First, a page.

Iowa's Forgotten Tribe Remembered In Lost Nation, Iowa

Top Quote A story of American conquest and Native survival will come to light when the critically-acclaimed film, “Lost Nation: The Ioway,” comes to the town that inspired the title--Lost Nation, Iowa on April 12. End Quote
  • Iowa City, IA (1888PressRelease) April 04, 2008 - The dramatic saga of Iowa's forgotten Ioway Tribe will be remembered in Lost Nation, Iowa if Leslie Schultz has anything to do with it.

    Schultz jumped at the opportunity to bring the critically-acclaimed documentary “Lost Nation: The Ioway” to the small Iowa town that inspired the title, and with the help of numerous town sponsors a movie event was organized for April 12th.

    "This is an Iowa story that Iowans need to know," Schultz said. "Lost Nation is happy to sponsor this event and bring this important story about the Ioway Tribe to surrounding communities."

    “Lost Nation” tells the dramatic true story of two brothers’ struggle to save their people from inevitable American conquest, and the Ioway’s current fight to reclaim and maintain their unique history and culture. After the tribe was removed from its land in the 1830s, the 36 million acres it called home was named “Iowa.” Then, the tribe was forgotten.

    The film was featured by invitation at the Beloit International Film Festival in January 2008—one of four film festivals in the country hailed by the New York Times as an alternative to Sundance—and has since been selected for several other festivals.

    Film critic Linda Cook of the Quad City Times gave “Lost Nation: The Ioway” 4-out-of-4 stars and said, “The Rundle’s “Ioway” is perfectly complete… A fantastic documentary… You don’t have to be a history buff to enjoy this film.”

    The Rundles began shooting the Ioway documentary in July 2005, and in considering a title for the project came upon the small Iowa town of Lost Nation.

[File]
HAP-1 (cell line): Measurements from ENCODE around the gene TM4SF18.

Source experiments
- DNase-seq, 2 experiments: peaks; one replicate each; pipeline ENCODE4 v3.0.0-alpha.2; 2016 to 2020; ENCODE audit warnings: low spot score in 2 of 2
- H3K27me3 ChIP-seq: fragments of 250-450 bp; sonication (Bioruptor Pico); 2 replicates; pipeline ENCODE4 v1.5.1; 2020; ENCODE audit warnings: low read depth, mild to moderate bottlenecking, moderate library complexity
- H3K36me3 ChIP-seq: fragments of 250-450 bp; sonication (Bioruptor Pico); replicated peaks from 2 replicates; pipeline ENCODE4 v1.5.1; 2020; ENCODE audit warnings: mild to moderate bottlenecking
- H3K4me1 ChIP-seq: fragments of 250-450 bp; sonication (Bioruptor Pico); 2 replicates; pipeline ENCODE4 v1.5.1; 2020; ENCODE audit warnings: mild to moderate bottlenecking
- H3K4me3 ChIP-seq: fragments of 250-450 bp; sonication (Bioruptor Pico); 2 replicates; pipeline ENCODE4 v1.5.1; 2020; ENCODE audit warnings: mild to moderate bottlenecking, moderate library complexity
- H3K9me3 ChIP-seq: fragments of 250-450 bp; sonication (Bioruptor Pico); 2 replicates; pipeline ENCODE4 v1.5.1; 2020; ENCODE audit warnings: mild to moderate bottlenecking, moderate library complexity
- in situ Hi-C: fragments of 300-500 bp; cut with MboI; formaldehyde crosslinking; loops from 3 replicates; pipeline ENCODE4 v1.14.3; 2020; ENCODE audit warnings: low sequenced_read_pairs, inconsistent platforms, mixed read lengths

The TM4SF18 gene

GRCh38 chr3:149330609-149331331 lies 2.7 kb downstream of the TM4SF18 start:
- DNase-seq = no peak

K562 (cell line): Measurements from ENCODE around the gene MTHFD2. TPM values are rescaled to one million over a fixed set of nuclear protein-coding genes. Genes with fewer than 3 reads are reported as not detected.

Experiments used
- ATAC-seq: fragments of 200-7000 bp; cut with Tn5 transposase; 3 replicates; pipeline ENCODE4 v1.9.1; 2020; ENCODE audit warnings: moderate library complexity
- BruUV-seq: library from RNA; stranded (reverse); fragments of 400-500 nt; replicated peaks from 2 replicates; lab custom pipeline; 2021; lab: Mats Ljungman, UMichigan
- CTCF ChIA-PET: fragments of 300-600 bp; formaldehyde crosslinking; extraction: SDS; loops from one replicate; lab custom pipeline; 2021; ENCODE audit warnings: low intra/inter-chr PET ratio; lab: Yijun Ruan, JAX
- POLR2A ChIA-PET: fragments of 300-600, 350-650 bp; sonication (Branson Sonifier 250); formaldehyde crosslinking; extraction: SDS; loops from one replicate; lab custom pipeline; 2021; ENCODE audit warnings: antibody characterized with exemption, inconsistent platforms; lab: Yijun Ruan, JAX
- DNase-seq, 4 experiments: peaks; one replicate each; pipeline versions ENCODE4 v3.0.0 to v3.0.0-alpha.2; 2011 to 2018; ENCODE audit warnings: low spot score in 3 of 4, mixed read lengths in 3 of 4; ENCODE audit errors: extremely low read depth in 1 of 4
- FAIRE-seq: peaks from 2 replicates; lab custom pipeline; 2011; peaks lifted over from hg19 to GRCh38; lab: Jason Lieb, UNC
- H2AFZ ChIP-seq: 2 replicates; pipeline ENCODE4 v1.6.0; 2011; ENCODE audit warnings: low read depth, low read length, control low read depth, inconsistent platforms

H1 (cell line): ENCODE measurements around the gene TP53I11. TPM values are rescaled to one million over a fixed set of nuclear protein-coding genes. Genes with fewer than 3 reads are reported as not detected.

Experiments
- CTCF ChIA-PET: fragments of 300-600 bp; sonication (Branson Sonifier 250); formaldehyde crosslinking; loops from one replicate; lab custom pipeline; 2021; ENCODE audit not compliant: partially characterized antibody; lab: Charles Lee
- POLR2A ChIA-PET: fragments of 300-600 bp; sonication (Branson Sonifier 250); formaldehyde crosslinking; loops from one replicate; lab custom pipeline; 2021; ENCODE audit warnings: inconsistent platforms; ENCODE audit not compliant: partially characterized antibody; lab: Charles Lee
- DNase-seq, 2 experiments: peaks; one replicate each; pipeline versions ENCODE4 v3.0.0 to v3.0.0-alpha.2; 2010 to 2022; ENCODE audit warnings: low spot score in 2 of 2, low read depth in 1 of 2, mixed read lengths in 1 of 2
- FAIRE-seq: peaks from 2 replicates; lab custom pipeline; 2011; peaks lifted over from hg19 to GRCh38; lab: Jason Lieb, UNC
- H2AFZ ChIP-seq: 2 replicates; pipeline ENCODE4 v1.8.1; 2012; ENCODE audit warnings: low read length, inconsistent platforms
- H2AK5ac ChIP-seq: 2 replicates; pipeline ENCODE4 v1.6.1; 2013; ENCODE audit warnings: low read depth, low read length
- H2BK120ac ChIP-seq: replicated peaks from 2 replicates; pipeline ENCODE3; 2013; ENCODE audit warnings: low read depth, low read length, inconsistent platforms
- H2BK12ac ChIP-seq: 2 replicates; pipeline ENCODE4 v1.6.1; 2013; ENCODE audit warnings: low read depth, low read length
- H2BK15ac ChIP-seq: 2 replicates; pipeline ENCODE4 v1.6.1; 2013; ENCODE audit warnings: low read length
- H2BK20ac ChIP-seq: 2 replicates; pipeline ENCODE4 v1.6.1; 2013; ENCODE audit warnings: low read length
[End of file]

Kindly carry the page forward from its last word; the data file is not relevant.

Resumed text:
“Growing up in the Quad Cities, I was aware of the town of Lost Nation, and always thought the name was intriguing,” said Director Kelly Rundle. “After pulling the Ioway project together, ‘Lost Nation’ seemed like the right title to describe the tribe’s story of loss--loss of land, loss of language, and loss of culture.”

    The film combines commentary from Ioway Tribal Elders, Ioway Tribal Members, historians, archaeologists, and anthropologists, with new footage of historic sites, historical photographs and documents, artifacts, art from Ioway artists and national museums; Ioway music, legends, dances, and powwows.

    The “Lost Nation: The Ioway” movie event is sponsored by Lost Nation Visions, Ltd., and the combined efforts of numerous Lost Nation businesses, organizations, and individuals. The special event takes place on Saturday, April 12th at the Midland Lost Nation Center, 100 Winter Street, Lost Nation, Iowa.

    From 1pm-2pm pre-show events for children and adults include a traditional tipi and artifact display, story-telling with Ioway Tribal Member Pete Fee, and a presentation by archaeologist Mark L. Anderson of the Office of the State Archaeologist. The one-hour film will screen at 2:00pm, followed by discussion and Q&A with film producers Kelly and Tammy Rundle, and film/program participants Fee, Anderson and Palmquist. For more information visit

    Lost Nation Visions, Ltd. is a 501(c)(3) non-profit community organization. Its function is to aid in securing grants for community projects.

    The Rundles are the owners of Fourth Wall Films, an award-winning independent film and video production company formerly located in Los Angeles, and now based in the Quad Cities. Visit for more information.

    "Lost Nation: The Ioway" was funded in part by Humanities Iowa, the Nebraska Humanities Council, the Kansas Humanities Council, the Oklahoma Humanities Council, Silos and Smokestacks National Heritage Area, and the National Endowment for the Humanities.

  • FB Icon Twitter Icon In-Icon
Contact Information